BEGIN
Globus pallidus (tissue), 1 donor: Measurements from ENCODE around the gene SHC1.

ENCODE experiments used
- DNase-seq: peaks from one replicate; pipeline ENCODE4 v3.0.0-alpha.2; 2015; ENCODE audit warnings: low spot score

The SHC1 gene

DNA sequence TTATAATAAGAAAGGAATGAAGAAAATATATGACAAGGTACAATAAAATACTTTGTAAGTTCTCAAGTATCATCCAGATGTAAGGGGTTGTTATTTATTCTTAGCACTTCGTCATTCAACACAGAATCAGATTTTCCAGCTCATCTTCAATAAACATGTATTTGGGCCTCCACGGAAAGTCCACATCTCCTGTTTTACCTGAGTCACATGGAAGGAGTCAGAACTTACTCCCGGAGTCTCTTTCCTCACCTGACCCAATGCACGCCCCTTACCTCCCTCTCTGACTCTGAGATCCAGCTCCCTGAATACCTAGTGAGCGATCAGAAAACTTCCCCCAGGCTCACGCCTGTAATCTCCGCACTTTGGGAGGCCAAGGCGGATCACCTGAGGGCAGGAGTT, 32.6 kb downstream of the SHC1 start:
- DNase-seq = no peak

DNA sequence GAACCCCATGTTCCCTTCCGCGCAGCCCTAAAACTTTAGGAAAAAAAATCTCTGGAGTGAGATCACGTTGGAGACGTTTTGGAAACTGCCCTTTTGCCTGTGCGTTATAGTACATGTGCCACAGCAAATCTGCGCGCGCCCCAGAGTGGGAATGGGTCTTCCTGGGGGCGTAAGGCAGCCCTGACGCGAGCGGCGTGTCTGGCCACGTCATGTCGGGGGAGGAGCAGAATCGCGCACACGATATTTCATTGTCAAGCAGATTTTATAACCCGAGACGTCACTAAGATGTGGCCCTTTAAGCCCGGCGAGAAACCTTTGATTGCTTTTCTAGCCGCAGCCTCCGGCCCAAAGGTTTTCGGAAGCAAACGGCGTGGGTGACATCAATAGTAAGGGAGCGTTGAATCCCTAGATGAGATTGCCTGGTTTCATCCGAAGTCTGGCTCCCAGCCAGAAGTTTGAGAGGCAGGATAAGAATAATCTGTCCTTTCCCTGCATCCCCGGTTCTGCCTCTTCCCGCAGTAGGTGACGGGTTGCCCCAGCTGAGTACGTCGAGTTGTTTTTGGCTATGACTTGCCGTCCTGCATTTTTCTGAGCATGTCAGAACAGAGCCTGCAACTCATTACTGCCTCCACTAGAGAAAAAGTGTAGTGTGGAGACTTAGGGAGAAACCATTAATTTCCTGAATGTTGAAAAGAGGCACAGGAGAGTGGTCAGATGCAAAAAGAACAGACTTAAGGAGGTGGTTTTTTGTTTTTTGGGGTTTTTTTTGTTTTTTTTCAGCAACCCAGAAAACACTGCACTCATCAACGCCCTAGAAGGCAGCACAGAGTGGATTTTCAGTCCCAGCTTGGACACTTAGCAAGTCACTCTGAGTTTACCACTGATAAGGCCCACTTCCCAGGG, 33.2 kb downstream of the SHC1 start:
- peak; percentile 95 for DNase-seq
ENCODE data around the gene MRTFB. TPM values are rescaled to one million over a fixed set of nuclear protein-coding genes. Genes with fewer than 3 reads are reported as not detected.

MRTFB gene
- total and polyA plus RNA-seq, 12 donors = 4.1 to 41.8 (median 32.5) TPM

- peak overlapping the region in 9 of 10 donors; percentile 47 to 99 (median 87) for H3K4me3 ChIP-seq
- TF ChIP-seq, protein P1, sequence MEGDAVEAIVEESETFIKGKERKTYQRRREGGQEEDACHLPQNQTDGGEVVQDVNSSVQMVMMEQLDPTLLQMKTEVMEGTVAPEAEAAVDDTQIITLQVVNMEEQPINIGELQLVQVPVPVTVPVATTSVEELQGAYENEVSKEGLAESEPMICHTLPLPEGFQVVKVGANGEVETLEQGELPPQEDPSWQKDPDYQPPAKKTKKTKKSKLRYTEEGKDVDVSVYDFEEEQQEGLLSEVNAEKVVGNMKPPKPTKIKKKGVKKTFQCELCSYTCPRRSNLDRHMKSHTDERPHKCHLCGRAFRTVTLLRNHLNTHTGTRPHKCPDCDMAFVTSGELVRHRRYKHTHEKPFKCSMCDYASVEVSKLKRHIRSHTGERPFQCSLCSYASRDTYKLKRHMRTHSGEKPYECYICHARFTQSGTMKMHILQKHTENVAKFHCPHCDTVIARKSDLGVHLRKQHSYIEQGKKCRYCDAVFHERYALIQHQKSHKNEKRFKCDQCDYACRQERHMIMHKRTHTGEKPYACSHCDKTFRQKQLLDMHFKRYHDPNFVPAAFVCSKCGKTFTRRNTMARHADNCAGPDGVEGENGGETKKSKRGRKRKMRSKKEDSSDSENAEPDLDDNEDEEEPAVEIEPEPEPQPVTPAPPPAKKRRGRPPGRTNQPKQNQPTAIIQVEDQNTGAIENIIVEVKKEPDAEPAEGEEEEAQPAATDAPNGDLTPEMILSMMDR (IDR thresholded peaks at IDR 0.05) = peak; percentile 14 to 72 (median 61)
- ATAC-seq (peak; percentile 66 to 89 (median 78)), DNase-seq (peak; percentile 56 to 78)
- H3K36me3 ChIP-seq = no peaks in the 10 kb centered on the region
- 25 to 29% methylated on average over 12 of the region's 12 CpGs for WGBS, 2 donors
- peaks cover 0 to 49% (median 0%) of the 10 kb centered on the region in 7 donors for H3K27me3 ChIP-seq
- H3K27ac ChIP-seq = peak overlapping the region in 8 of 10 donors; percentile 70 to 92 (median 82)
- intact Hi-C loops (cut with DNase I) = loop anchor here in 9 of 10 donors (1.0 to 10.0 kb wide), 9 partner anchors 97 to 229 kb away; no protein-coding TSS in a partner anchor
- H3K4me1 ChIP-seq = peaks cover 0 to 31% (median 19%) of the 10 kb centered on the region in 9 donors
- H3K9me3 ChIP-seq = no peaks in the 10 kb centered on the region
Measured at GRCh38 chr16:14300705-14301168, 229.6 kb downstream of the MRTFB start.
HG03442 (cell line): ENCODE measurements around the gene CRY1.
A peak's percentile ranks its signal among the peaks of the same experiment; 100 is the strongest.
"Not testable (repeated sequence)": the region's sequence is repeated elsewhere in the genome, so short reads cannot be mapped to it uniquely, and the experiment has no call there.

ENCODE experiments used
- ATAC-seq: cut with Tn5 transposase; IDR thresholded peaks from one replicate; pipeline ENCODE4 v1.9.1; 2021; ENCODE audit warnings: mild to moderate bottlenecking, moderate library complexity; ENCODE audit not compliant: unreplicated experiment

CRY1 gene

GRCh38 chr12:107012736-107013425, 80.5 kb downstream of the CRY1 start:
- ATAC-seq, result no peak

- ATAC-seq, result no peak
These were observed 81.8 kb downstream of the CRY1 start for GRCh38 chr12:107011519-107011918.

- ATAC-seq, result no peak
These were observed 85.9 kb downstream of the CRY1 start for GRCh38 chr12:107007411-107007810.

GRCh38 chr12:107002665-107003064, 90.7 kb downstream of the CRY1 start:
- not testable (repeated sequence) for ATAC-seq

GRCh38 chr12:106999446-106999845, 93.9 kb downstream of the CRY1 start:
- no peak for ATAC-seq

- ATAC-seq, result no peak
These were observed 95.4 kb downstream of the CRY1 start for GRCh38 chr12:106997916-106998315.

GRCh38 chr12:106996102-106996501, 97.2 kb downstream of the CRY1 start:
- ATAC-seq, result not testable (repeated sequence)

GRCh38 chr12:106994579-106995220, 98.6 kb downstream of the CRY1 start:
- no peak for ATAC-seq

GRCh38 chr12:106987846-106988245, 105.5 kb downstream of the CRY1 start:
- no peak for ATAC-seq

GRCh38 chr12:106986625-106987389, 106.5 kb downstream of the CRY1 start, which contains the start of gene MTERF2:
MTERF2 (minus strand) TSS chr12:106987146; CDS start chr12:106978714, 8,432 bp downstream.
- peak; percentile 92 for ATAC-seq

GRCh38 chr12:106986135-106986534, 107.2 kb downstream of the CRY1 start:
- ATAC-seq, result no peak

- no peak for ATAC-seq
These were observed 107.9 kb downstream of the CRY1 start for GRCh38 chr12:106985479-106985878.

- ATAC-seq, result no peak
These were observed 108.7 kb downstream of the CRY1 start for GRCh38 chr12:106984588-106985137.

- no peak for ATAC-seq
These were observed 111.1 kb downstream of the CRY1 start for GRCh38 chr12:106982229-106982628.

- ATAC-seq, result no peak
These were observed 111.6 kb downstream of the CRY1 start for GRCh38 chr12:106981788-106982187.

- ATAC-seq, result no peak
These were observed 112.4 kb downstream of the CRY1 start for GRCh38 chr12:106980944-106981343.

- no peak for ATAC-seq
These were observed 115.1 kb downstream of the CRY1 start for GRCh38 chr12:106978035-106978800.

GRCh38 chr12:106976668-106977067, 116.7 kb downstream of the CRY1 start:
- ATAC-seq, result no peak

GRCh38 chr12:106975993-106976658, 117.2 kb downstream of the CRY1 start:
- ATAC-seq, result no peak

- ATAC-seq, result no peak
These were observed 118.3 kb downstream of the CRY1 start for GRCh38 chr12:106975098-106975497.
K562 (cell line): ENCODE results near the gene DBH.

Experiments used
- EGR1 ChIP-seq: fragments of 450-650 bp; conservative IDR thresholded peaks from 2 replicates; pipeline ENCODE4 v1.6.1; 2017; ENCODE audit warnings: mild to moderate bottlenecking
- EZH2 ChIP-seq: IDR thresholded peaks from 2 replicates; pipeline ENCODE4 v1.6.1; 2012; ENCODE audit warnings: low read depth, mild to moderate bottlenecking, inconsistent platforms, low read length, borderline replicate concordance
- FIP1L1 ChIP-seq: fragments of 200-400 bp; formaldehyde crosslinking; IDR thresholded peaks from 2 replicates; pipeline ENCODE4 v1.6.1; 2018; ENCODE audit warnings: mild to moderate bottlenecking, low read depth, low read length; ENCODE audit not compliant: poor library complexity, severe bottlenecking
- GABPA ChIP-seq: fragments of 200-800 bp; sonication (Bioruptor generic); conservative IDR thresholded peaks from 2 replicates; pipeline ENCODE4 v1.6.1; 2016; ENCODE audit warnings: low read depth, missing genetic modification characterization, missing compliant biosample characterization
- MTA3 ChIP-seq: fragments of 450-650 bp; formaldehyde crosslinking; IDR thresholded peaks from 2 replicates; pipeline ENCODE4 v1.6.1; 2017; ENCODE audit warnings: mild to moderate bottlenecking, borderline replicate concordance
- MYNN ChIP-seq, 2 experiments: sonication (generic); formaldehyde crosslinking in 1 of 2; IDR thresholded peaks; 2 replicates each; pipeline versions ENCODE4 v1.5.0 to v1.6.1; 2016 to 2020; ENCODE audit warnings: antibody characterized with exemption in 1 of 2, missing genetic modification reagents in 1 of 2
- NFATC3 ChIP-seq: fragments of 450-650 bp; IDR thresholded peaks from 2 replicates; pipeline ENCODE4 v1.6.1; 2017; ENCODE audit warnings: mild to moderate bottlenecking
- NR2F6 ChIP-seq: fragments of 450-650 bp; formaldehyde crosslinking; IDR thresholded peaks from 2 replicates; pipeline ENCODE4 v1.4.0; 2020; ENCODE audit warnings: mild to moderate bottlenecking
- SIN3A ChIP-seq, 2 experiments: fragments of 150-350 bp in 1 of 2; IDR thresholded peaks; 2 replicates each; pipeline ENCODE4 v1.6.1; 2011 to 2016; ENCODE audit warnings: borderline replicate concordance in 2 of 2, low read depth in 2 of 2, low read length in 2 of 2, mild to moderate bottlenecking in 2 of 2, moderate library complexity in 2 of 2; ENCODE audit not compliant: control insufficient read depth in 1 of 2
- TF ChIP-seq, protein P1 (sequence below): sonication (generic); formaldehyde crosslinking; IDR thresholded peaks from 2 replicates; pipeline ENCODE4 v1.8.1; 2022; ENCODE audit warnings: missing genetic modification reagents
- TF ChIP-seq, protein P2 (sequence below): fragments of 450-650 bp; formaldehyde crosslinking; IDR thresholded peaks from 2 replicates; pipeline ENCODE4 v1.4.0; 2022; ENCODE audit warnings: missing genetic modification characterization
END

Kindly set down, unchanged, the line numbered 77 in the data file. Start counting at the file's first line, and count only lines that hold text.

- MYNN ChIP-seq, 2 experiments: sonication (generic); formaldehyde crosslinking in 1 of 2; IDR thresholded peaks; 2 replicates each; pipeline versions ENCODE4 v1.5.0 to v1.6.1; 2016 to 2020; ENCODE audit warnings: antibody characterized with exemption in 1 of 2, missing genetic modification reagents in 1 of 2